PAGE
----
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For full conference details, see the website: http://llvm.org/devmtg/2019-10/
Tuesday, October 22 • 10:20am - 12:15pm
Student Research Competition

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Cross-Translation Unit Optimization via Annotated Headers
William S. Moses
LLVM automatically derives facts that are only used while the respective translation unit, or LLVM module, is processed (i.e. constant function, error-throwing, etc). This is true both in standard compilation but also link-time-optimization (LTO) in which the module is (partially) merged with others in the same project at link time. LTO is able to take advantage of this to optimize functions calls to outside the translation unit. However, LTO doesn't solve the problem for two reasons of practicality: LTO comes with a nontrivial compile-time investment; and many libraries upon which a program could depend, do not ship with LTO information, simply headers and binaries. In this extended abstract, we solve the problem by generating annotated versions of the source code that also include this derived information. Such an approach has the benefits of both worlds: allowing optimizations previously limited to LTO without running LTO and only providing headers. Such headers are created by modifying Clang to understand three custom attributes to represent arbitrary LLVM function attributes and modifying LLVM to emit C-compatible headers with the aforementioned attribute. Finally, we test the approach experimentally on the DOE RSBench proxy application and verify that it provides the expected speedups.

Quantifying Dataflow Analysis with Gradients in LLVM
Abhishek Shah
Dataflow Analysis has been used in the secure software development cycle for exploit analysis, identifying privacy violations, and guided fuzzing. One approach, dynamic taint tracking, tracks dataflow between a set of source and sink variables with binary taint labels but suffers from high false positives/negatives due its imprecise propagation rules. To address this, we introduce a new theoretically grounded approach, Proximal Gradient Analysis (PGA), to track more accurate and fine-grained dataflow information than dynamic taint tracking. This information is captured in the form of a gradient, which precisely quantifies dataflows (magnitude and direction) between program variables. Because programs contain many discontinous operations (e.g. bitwise operations), we use proximal gradients, a mathematical generalization of gradients for discontinuous functions, to apply the chain rule from calculus to accurately compose and propagate gradients over a program's discontinuous functions with minimal error.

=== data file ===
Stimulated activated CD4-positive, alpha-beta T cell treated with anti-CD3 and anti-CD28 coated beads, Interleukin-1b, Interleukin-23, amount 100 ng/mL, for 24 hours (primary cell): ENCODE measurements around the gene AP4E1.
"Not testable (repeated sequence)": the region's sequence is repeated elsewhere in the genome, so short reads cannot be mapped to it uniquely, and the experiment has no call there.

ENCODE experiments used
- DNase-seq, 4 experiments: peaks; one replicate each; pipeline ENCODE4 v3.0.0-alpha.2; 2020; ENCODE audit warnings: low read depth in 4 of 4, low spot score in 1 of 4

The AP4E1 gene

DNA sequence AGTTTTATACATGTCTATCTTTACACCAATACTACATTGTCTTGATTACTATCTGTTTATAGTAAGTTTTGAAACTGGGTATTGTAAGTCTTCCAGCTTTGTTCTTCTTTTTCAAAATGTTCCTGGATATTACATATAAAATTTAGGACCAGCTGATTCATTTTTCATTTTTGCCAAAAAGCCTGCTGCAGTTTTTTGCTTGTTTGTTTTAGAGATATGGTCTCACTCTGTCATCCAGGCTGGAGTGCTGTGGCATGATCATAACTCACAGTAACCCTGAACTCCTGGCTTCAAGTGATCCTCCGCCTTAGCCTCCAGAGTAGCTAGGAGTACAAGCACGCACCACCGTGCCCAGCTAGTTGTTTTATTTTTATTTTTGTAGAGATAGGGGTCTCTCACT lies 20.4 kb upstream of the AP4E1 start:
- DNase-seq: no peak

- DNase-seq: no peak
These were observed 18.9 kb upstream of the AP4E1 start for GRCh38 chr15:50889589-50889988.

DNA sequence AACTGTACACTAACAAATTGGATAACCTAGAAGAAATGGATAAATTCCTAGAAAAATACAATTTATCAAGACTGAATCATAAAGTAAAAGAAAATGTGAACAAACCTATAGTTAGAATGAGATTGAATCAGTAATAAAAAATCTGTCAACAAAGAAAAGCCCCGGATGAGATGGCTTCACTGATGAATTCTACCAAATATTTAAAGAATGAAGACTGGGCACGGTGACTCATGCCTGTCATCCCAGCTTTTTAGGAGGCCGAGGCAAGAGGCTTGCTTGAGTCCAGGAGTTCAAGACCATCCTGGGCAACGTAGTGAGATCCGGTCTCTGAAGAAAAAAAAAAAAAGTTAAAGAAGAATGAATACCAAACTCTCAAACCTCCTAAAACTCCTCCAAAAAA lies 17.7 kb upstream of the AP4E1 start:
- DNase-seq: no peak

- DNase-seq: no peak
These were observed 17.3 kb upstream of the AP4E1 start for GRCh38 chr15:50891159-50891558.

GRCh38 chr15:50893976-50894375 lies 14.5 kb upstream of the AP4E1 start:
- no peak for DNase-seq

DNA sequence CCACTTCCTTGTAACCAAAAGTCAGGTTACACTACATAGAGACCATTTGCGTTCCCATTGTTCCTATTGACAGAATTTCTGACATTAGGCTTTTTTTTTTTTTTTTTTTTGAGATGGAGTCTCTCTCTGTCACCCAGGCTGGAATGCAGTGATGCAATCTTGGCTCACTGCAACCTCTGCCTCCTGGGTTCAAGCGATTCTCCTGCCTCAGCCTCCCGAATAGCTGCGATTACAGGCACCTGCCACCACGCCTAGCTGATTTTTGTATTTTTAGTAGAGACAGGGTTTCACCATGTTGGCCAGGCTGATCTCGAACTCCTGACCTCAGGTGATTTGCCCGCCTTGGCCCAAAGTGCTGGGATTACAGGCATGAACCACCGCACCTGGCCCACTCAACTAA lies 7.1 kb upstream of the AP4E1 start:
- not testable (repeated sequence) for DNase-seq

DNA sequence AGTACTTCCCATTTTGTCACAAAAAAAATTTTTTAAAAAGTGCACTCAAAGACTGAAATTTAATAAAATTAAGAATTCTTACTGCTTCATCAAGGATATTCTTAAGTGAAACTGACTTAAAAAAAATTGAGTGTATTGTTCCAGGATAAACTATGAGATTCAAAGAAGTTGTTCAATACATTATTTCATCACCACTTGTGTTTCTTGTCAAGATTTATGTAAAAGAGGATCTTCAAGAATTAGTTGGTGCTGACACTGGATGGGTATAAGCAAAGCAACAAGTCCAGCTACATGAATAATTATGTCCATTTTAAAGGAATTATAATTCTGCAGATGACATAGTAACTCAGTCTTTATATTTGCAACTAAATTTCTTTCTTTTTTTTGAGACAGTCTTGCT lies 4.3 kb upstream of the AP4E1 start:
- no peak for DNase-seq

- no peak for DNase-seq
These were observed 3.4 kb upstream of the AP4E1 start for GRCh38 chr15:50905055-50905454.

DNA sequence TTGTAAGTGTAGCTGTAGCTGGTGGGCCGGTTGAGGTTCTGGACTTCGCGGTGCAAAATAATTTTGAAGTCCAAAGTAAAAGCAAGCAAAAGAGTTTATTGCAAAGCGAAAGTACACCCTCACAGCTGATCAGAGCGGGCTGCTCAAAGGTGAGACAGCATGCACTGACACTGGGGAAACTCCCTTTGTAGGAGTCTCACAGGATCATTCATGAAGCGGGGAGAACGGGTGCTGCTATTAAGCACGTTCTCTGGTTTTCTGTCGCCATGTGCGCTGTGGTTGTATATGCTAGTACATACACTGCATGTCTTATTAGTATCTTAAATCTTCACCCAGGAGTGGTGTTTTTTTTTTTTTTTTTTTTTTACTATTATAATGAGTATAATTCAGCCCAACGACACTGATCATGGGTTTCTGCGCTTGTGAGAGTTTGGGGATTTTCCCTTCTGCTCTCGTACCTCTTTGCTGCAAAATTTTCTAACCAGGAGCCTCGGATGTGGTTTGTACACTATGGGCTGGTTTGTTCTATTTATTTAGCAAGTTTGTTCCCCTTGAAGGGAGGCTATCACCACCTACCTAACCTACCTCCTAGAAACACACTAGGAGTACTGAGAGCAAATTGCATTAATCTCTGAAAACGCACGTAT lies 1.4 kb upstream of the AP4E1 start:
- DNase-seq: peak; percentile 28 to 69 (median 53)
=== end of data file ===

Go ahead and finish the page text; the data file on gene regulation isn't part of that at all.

We implement PGA as a new type of code sanitizer in the LLVM Framework based on the existing dynamic taint tracking sanitizer DataFlowSanitizer. Our main contributions are to use non-smooth calculus for dataflow tracking in real-world programs with PGA and to implement our PGA framework for automatically computing and tracking proximal gradients as an LLVM Sanitizer.

Floating Point Consistency In the Wild: A practical evaluation of how compiler optimizations affect high performance floating point code
Jack J Garzella
Using the FLiT compilation tool, we evaluate Physics-related high-performance codebases, by recompiling each one with LLVM, GCC, and Intel, at every optimization level and all sorts of FP-related flags.


Static Analysis of OpenMP data mapping for target offloading
Prithayan Barua
OpenMP offers directives for offloading computations from CPU hosts to accelerator devices such as GPUs. A key underlying challenge is in efficiently managing the movement of data across the host and the accelerator. We have developed a static analysis tool to address this challenge. The first component is an LLVM analysis pass to interpret the semantics of the OpenMP map clause and deduce the data transfers introduced by them. The second component of our tool is an interprocedural data flow analysis, developed on top of LLVM memory SSA to capture the use-def information of Array variables. Our tool computes how the OpenMP data mapping clauses modify the use-def chains of the baseline program. And finally, it validates if the data mapping in the OpenMP program respects the original use-def chains of the baseline sequential program. Our tool reports diagnostics, to help the developer debug and understand the usage of map clauses in their application. We evaluated our tool over some standard benchmarks and also show its effectiveness by detecting commonly reported bugs.

Speakers
WS

William S. Moses

Massachusetts Institute of Technology
AS

Abhishek Shah

Columbia University
JJ

Jack J Garzella

University of Utah
PB

Prithayan Barua

Georgia Institute of Technology


Tuesday October 22, 2019 10:20am - 12:15pm
Breakout Room-1 (LL21AB)

Attendees (17)